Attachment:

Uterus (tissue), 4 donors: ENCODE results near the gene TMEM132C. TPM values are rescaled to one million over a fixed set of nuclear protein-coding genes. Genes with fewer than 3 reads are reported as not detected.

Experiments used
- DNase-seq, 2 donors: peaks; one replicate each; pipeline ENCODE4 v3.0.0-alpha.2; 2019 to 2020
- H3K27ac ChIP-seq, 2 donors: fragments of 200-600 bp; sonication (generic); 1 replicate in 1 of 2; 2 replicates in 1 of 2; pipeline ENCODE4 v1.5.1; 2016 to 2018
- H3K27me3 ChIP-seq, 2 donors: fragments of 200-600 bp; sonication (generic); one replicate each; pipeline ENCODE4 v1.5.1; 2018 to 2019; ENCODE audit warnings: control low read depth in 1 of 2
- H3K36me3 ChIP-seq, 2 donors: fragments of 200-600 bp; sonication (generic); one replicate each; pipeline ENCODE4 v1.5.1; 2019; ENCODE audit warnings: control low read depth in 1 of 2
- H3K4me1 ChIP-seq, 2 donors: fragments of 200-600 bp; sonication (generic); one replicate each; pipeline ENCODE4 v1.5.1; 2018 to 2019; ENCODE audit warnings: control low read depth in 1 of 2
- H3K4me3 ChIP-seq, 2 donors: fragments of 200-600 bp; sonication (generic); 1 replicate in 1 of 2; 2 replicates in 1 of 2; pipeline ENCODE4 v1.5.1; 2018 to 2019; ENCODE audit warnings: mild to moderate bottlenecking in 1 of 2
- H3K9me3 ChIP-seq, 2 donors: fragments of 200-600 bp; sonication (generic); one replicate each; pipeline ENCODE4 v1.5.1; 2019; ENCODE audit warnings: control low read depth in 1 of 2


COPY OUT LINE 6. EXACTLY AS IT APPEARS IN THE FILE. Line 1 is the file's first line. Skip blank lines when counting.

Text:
- H3K36me3 ChIP-seq, 2 donors: fragments of 200-600 bp; sonication (generic); one replicate each; pipeline ENCODE4 v1.5.1; 2019; ENCODE audit warnings: control low read depth in 1 of 2